In recent months, the delta variant of the novel coronavirus has made COVID-19 cases surge across the nation. Now, the wave may finally be receding.
According to the Centers for Disease Control and Prevention, reported cases of COVID-19 had decreased by 13.3 percent Friday compared to the previous seven days. Additionally, the number of COVID-19 vaccine doses administered increased by 6.4 percent Thursday compared to the seven previous days.
Southern states with low vaccination rates were hit hard as the delta variant spread this summer, according to USA Today. Vaccine hesitancy seems to be a driving factor in the low rates, as the outlet reported a widespread availability of free shots.
The delta variant of the virus is more contagious than the initial strain and even some fully vaccinated people came down with breakthrough infections.
Around one month ago, the U.S. caseload peaked with approximately 164,000 new COVID-19 infections reported per day, said USA Today. Overall, around 6.3 million cases came with the delta surge from the time it began in early July.
Cases are still high in some places, such as Alaska, according to USA Today. There, hospitals have been forced to ration care. However, cases are declining for most of the U.S. Just in the last month, the average infections per day have dropped by 34.7 percent to approximately 107,000 new infections daily, according to a USA Today analysis of Johns Hopkins University data.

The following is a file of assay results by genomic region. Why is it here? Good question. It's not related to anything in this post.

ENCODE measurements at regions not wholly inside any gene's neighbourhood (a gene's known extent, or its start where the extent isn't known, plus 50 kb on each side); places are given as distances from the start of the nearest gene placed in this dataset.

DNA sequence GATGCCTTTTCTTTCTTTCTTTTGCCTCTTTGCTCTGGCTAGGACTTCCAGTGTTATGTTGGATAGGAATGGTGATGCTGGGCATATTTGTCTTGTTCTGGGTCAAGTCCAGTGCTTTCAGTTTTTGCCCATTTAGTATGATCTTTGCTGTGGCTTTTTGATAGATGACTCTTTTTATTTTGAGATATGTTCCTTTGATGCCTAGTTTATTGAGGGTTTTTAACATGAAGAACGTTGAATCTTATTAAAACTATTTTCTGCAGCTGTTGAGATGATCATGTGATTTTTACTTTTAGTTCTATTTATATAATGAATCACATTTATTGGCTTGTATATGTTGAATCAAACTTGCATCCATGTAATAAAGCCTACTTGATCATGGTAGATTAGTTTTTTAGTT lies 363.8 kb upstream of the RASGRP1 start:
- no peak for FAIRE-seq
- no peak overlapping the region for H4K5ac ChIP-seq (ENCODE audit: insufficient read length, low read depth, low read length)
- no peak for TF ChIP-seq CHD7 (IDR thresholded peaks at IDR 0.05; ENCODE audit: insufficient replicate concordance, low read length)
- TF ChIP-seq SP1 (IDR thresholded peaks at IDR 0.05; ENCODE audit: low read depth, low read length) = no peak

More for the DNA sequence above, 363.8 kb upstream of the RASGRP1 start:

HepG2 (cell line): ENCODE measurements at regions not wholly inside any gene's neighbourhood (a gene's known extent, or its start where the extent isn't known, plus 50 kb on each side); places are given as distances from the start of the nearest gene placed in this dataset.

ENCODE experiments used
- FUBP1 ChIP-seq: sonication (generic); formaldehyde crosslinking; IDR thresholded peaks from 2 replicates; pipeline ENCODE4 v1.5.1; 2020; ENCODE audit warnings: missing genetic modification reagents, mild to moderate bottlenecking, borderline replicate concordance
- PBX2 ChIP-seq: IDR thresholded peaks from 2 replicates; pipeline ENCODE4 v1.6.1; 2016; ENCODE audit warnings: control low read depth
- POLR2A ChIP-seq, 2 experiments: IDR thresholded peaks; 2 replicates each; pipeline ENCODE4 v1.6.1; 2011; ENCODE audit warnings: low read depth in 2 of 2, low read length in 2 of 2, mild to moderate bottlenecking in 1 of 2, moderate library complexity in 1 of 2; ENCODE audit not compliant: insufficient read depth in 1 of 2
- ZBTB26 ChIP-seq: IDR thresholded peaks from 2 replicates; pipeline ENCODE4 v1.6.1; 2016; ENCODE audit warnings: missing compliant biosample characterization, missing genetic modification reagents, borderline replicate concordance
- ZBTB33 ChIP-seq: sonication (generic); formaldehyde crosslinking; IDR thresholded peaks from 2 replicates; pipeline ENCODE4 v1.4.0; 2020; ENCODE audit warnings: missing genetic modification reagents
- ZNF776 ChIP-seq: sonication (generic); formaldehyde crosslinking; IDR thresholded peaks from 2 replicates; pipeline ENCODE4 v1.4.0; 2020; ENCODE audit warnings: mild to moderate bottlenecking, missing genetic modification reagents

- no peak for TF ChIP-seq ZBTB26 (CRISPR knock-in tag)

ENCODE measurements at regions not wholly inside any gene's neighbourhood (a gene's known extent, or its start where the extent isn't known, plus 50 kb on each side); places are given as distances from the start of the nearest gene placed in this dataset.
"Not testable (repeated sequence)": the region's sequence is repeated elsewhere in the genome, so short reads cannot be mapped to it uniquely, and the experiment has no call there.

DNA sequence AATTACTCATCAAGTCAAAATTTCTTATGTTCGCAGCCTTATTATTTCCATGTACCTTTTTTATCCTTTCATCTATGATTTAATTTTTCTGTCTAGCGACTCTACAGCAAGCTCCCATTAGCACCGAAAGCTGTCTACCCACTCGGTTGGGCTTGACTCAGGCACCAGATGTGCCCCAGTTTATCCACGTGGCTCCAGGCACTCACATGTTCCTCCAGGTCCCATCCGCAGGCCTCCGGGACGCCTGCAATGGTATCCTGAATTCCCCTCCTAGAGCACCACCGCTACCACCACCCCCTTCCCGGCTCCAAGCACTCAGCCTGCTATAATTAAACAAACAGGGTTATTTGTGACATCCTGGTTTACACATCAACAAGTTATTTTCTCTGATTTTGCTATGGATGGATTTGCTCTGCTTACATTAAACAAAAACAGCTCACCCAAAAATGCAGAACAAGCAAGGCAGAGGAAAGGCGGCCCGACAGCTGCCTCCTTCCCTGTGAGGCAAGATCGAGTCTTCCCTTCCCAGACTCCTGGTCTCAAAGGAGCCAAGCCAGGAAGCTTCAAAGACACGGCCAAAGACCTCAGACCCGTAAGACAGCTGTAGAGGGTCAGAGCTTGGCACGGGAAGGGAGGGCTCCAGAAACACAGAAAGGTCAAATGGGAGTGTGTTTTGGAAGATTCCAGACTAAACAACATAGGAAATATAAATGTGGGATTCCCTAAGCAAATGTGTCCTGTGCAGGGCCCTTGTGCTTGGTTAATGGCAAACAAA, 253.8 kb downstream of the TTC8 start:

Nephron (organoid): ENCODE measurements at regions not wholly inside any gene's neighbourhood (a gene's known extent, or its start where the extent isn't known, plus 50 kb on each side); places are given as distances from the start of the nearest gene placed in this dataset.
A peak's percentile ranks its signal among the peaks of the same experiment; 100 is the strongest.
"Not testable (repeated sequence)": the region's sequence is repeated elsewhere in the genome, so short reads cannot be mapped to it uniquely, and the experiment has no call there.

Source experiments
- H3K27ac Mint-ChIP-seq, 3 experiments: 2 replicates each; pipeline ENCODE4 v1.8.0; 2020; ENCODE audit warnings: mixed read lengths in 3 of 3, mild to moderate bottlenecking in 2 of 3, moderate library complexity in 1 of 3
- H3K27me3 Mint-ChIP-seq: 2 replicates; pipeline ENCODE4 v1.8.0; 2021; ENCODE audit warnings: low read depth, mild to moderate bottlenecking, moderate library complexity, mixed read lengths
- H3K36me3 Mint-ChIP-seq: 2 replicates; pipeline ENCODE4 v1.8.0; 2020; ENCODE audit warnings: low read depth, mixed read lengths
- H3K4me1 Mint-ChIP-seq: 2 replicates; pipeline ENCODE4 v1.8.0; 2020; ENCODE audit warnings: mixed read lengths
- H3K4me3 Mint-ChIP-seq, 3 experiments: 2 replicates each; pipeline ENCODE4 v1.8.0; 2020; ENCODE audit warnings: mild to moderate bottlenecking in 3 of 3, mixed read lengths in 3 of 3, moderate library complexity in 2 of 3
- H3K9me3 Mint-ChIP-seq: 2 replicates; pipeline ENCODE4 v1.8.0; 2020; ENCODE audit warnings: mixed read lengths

The most recent CDC data shows that hospitalizations were down around 15 percent last week and deaths were down around 3 percent.
While it may look like the U.S. is finally pulling out of the deadly surge, the country’s top health official warned people this week not to drop mitigation efforts such as vaccination yet.
“We still have 70 million Americans in this country who are eligible to be vaccinated who have not gotten vaccinated yet,” Dr. Anthony Fauci, director of the National Institute of Allergy and Infectious Diseases told CNN Monday. “So we don't want that number to continue to go up, and we can blunt it very, very well with vaccinations.”